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Real Deal
Michael Silver
September 30, 1996
The Carolina Panthers shed their expansion tag with a dominating victory over the San Francisco 49ers
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September 30, 1996

Real Deal

The Carolina Panthers shed their expansion tag with a dominating victory over the San Francisco 49ers

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Young (24 of 40, 267 yards), sacked four times and hit on countless others, was limited by a groin injury he had sustained in the season opener against the Saints and aggravated the following week against the St. Louis Rams. He used his scrambling talents to complete his first touchdown pass of the season, a 44-yard lob to wide-open halfback Derek Loville. But Young, who says he and the Niners' offensive coaches "spent the whole off-season preparing for" the Panthers' defense, was made to look like a novice at times. He completed no passes to tight end Brent Jones, who didn't even get a ball thrown his way until 5:24 remained in the third quarter. And Rice, despite 10 catches for 127 yards, had no reception longer than 21 yards.

Rice wasn't even on the field for the Niners' last meaningful play. With 5:15 remaining and the Panthers still ahead 20-7, San Francisco had first-and-goal at the nine. Oddly, the Niners went with an alignment featuring two tight ends and rookie wideout Terrell Owens, a training-camp phenom who has yet to master the 49ers' intricate offense. Owens was supposed to run his route in front of Maxie but instead broke off the pattern, and Maxie intercepted. This week expect a new formation in which Young, Rice and Jones sprint directly into offensive coordinator Marc Trestman's office to complain about play-calling.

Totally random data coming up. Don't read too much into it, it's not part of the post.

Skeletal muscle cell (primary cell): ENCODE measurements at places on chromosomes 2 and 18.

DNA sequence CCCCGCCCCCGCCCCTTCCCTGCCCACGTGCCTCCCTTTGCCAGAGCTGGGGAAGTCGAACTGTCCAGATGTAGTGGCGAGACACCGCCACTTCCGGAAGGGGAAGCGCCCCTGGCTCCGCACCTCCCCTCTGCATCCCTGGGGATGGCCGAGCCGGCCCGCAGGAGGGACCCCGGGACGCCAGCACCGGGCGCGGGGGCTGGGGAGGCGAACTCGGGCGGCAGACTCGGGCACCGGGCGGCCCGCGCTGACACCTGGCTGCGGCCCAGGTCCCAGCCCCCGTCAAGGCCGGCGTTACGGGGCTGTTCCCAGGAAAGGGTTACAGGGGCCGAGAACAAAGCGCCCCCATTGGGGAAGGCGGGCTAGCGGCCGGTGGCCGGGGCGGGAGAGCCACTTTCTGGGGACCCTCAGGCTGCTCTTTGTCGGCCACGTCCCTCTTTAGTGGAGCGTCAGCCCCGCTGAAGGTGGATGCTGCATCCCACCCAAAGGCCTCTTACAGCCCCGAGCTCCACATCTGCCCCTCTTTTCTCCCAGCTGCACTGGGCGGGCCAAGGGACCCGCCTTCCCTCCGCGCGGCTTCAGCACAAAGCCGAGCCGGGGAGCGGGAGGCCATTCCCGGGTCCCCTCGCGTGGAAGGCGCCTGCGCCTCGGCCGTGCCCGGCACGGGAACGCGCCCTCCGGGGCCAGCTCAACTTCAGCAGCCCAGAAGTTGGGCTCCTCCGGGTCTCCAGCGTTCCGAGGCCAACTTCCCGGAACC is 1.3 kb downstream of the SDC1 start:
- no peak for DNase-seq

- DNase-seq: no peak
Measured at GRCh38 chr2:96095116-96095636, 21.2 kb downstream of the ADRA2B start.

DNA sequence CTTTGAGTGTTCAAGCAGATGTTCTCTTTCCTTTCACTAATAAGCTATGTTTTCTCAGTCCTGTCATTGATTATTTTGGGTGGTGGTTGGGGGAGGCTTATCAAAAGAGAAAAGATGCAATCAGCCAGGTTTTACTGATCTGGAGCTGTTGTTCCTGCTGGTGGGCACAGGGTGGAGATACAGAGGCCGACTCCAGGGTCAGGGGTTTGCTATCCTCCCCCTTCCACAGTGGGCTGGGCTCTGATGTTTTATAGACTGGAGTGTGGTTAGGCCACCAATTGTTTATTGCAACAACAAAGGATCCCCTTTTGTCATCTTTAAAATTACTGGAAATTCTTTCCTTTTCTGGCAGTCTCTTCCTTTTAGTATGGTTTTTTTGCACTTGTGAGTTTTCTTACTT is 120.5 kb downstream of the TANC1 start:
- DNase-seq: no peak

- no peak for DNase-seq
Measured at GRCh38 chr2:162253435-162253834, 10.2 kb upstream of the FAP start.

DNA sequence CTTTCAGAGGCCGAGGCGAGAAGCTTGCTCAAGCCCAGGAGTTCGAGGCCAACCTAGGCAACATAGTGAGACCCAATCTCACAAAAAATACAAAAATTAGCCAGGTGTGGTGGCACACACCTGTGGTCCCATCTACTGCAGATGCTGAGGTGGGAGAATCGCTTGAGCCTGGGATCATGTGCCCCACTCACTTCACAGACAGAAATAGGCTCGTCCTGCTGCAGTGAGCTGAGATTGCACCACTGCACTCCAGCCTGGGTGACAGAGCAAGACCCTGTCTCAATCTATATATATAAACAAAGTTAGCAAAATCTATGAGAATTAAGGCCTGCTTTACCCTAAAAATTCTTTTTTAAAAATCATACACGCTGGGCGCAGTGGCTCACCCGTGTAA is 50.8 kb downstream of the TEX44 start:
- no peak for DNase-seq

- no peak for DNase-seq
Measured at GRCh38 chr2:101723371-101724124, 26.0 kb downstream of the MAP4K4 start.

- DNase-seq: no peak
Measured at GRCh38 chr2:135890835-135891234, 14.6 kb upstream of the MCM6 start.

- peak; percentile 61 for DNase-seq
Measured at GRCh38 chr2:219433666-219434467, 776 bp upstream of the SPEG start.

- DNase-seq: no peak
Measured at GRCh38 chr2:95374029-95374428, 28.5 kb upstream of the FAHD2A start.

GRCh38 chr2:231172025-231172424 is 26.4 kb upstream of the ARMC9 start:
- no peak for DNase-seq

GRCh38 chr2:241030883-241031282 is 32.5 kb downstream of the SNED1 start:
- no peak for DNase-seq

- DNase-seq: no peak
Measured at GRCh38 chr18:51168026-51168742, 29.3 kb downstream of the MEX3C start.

Meanwhile Hall of Fame coach Bill Walsh, who watched the game from the press box in his new capacity as administrative assistant to the coaching staff, remains relegated to a token role as the world's most renowned hot-dog fetcher. Standing on the sidelines with Niners vice president Dwight Clark before Sunday's game, Walsh joked of his role: "I'll be upstairs masterminding everything: 'Dwight, sauerkraut or chili?' "

Capers has much more substantial responsibilities, like making sure his players don't get too giddy over their fast start. Sitting in a chair next to the new sleeper sofa in his office an hour after the game, Capers was already in worry mode, saying, "It's much harder to handle success than it is to handle adversity, and that's our challenge right now."

And who's the team to beat in the NFC West? "Oh, the 49ers," Capers said. "No question about it." The couch-dwelling coach sounded as serious as ever, but you got the feeling he might believe otherwise.

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